Wow! I am not going to dwell too much on the writing or the methods of the reporting (by all my measures, everything was just fine), but story behind The Idea Factory is amazing. I am too young (if that can be said about a guy on the wrong side of 40), to remember any of the big inventions and breakthroughs detailed in the books, so most of the information in this book was new to me. I am suitably awed. Basically, from about 1920 to 1970 Bell Labs was THE driver for technology development in the United States. Here is a small breakdown, as I remember it:
- Bell labs was the research arm for AT&T (long distance company) and Western Digital (phone equipment manufacturer). It was semi-autonomous, but was funded from the revenues from AT&T and Western Digital. The company itself was a monopoly regulated by the US government.
- It was setup to do basic/fundamental research, development engineering, and manufacturing engineering. Because of the steady revenue stream from AT&T and Western Digital, Bell Labs could spend literally 1000s of man-years and billions of dollars to develop a technology from a basic idea through a manufactured product.
- At its height, Bell Labs employed over 10,000 people. On the engineering side, most of the employees were recruited from the cream of American universities (MIT, Cal Tech, Stanford, etc), and were, themselves, the top of the class.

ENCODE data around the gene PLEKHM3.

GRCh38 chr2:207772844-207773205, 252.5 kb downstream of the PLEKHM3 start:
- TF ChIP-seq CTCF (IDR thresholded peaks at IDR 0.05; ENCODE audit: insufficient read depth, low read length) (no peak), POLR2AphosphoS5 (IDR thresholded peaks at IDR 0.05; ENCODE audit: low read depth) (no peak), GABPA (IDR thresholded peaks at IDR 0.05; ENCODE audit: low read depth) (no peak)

- The majority of the employees, worked in one location, at first in downtown New York, and later in New Jersey.
- The building that everyone worked in, was specifically designed to foster innovation. People’s offices were purposefully mixed up so that a physicist could be next door to a mechanical engineer and a mathematician. In addition, the offices were off of a 700 foot long hallway. It was generally accepted that everyone had to work with their office doors open. That way if someone had to talk to a colleague, they were forced to walk down a long hallway and interact with all sorts of people. Ideas would naturally germinate from this simple architecture.
- The management of Bell Labs (specifically Mervin Kelly) fostered a research environment where the research department was free to work on whatever they wanted. Eventually something would come of it.
Here is a list of some of the things that labs invented during its run:
- Obviously, the transistor
- Before that, perfecting the vacuum tube to facilitate the first trans-continental phone line
- Maybe most-importantly, information theory
- Satellite communication
- Microwave communication (which, almost incidentally invented radio astronomy)
- Cell phone communication
- Silicon solar cells
- Maser and Laser
- Fiber Optic Communication
Without these contributions, you would definitely not be able to read this blog post. The people behind these inventions were fascinating and the stories of the development were interesting throughout. I highly recommend this book for anyone that wants to know about those that came before.